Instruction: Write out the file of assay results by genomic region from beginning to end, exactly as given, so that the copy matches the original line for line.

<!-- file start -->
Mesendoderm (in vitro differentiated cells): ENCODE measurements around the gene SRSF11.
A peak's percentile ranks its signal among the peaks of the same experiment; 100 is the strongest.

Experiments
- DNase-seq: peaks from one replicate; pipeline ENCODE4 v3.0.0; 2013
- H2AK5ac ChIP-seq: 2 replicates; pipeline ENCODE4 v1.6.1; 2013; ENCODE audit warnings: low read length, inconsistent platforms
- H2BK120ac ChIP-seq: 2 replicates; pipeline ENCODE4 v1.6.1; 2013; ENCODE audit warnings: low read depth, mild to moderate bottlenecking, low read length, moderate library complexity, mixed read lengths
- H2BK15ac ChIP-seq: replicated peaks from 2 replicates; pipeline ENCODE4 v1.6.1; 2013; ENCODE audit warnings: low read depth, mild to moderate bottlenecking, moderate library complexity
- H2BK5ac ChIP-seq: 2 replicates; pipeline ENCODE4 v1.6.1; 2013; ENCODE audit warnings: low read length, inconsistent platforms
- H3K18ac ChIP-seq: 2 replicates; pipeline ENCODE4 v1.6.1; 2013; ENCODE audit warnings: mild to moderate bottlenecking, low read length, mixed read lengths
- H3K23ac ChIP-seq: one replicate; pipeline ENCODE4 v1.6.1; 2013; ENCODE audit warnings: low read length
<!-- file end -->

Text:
Mesendoderm (in vitro differentiated cells): ENCODE measurements around the gene SRSF11.
A peak's percentile ranks its signal among the peaks of the same experiment; 100 is the strongest.

Experiments
- DNase-seq: peaks from one replicate; pipeline ENCODE4 v3.0.0; 2013
- H2AK5ac ChIP-seq: 2 replicates; pipeline ENCODE4 v1.6.1; 2013; ENCODE audit warnings: low read length, inconsistent platforms
- H2BK120ac ChIP-seq: 2 replicates; pipeline ENCODE4 v1.6.1; 2013; ENCODE audit warnings: low read depth, mild to moderate bottlenecking, low read length, moderate library complexity, mixed read lengths
- H2BK15ac ChIP-seq: replicated peaks from 2 replicates; pipeline ENCODE4 v1.6.1; 2013; ENCODE audit warnings: low read depth, mild to moderate bottlenecking, moderate library complexity
- H2BK5ac ChIP-seq: 2 replicates; pipeline ENCODE4 v1.6.1; 2013; ENCODE audit warnings: low read length, inconsistent platforms
- H3K18ac ChIP-seq: 2 replicates; pipeline ENCODE4 v1.6.1; 2013; ENCODE audit warnings: mild to moderate bottlenecking, low read length, mixed read lengths
- H3K23ac ChIP-seq: one replicate; pipeline ENCODE4 v1.6.1; 2013; ENCODE audit warnings: low read length